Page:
What people often forget about trade is that trade law is inherently complex. It even makes tax law look like a cake walk. Negotiations take time and need consistency to agree on treaties that do not create new conflicts down the road. Add the unique strategy that the current administration has taken and the road ahead appears littered with potholes.

China represents low-hanging fruit as a target in this election year. Republicans and Democrats alike are enraged by the country’s widespread theft of intellectual property including military secrets. Veteran trade negotiators are not convinced the administration’s strategy will stop those infractions but it creates a rare, unifying cry all the same.

This issue of Economic Currents takes a closer look at where we are on trade policy, the hurdles we face in getting major agreements ratified and what it all means for the economic outlook. Shifts in trade tend to accrue over time. Companies hedge against the initial costs of tariffs by stockpiling what they can. They are often limited by fixed-price contracts, which determine how much of the higher input costs they can pass on to their clients.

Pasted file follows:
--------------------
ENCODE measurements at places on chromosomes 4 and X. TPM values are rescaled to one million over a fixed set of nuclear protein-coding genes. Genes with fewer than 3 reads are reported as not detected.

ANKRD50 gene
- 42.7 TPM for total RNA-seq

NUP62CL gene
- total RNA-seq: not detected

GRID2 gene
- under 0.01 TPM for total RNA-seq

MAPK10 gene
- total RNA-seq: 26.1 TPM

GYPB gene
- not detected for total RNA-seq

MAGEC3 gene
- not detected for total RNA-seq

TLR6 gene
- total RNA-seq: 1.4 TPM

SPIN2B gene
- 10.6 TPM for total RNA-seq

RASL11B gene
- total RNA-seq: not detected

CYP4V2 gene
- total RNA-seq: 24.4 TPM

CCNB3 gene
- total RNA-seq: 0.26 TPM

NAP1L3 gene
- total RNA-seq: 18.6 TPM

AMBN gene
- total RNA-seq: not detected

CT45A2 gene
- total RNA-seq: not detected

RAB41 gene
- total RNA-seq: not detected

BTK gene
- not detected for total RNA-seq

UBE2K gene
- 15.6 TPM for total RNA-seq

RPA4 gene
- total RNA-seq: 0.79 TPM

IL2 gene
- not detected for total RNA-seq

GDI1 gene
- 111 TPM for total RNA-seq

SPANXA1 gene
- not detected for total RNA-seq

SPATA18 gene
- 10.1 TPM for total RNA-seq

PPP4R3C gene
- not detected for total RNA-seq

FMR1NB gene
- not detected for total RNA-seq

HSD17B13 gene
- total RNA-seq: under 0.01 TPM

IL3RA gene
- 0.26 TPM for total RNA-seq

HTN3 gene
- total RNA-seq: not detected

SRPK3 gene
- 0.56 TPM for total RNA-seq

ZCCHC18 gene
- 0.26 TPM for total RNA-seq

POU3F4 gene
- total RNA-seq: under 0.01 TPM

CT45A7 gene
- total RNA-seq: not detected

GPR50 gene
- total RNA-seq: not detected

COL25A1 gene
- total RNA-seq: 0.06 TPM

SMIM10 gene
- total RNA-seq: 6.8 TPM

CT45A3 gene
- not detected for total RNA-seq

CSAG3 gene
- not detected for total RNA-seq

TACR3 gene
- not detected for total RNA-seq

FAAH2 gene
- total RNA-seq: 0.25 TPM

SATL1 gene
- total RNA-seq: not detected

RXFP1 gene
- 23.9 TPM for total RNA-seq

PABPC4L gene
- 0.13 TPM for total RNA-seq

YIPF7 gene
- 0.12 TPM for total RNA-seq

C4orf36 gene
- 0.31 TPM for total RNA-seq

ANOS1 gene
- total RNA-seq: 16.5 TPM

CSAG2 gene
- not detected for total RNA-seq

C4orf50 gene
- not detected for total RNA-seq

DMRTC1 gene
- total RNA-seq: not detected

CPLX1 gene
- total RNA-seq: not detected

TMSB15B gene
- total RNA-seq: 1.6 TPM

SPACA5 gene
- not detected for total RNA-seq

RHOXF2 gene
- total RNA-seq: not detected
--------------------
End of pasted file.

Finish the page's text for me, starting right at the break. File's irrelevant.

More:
The uncertainty surrounding the ability to move goods, people and ideas across borders smoothly has a price. Multinational firms need to know what they can and cannot do in a given market before they execute on large bets.

Current Status Tables 1 and 2 show the status of tariffs and retaliatory tariffs, current on the date of publication. The list has been growing but not yet reached full potential. The hope of most executives I know is that the administration is using strongman tactics as a negotiating tool, rather than a means to an end. What we have seen so far suggests otherwise; there is a clear effort and intent by this administration to curb imports. National Economic Council Chair Lawrence Kudlow is one of the few dissenting voices.